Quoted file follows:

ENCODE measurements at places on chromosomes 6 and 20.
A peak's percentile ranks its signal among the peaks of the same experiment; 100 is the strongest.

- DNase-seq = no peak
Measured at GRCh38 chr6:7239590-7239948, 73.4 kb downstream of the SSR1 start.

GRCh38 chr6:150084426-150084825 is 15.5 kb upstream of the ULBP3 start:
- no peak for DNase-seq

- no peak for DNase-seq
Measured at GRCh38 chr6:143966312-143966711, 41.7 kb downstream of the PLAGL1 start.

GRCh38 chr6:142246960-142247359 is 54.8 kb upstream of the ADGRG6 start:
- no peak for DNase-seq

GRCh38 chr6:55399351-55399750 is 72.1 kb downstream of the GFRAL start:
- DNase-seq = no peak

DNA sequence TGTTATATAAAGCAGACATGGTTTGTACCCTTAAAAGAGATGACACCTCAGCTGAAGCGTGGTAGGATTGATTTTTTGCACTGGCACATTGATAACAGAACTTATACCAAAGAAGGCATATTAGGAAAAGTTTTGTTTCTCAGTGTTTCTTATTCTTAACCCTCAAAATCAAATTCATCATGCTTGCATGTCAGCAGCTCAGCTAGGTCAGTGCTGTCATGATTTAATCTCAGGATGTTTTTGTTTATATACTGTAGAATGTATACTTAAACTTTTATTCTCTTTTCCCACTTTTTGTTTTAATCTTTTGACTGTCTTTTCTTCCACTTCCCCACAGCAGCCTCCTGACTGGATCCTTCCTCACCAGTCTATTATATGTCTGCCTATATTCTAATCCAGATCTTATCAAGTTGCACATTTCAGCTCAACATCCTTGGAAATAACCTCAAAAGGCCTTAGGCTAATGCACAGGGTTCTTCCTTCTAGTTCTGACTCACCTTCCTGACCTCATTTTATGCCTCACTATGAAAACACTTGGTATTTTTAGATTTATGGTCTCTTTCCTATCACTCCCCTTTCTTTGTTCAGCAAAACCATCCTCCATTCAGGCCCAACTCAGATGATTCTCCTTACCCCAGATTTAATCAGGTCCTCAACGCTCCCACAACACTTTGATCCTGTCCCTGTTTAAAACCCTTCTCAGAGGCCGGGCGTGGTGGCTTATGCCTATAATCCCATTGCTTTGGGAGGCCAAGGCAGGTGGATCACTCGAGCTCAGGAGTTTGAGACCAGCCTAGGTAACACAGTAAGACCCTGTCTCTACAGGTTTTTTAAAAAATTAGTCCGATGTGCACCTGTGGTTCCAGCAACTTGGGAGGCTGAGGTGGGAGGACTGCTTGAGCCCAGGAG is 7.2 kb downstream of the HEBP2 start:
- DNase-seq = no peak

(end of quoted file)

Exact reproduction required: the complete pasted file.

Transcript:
ENCODE measurements at places on chromosomes 6 and 20.
A peak's percentile ranks its signal among the peaks of the same experiment; 100 is the strongest.

- DNase-seq = no peak
Measured at GRCh38 chr6:7239590-7239948, 73.4 kb downstream of the SSR1 start.

GRCh38 chr6:150084426-150084825 is 15.5 kb upstream of the ULBP3 start:
- no peak for DNase-seq

- no peak for DNase-seq
Measured at GRCh38 chr6:143966312-143966711, 41.7 kb downstream of the PLAGL1 start.

GRCh38 chr6:142246960-142247359 is 54.8 kb upstream of the ADGRG6 start:
- no peak for DNase-seq

GRCh38 chr6:55399351-55399750 is 72.1 kb downstream of the GFRAL start:
- DNase-seq = no peak

DNA sequence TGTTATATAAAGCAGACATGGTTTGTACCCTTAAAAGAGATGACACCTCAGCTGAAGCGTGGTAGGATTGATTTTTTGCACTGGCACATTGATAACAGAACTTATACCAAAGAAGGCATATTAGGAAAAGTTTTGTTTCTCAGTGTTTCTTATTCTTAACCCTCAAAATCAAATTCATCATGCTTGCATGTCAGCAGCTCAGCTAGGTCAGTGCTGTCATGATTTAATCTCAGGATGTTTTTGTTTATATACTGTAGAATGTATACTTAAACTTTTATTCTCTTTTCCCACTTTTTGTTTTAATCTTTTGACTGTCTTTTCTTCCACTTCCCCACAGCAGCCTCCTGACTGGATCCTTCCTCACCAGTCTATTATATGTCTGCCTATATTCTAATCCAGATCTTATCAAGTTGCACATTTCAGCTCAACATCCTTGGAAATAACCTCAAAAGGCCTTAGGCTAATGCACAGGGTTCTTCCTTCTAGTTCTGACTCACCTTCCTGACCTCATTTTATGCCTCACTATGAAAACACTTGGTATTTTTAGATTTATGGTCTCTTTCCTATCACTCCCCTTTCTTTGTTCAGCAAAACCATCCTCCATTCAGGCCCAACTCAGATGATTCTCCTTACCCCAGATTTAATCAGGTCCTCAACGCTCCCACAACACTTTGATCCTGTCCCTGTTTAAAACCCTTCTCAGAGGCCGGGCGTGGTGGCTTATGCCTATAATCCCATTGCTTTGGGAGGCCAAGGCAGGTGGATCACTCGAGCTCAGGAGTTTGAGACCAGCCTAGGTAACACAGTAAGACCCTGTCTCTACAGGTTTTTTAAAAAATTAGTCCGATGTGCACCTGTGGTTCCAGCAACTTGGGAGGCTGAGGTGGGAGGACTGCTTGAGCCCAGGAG is 7.2 kb downstream of the HEBP2 start:
- DNase-seq = no peak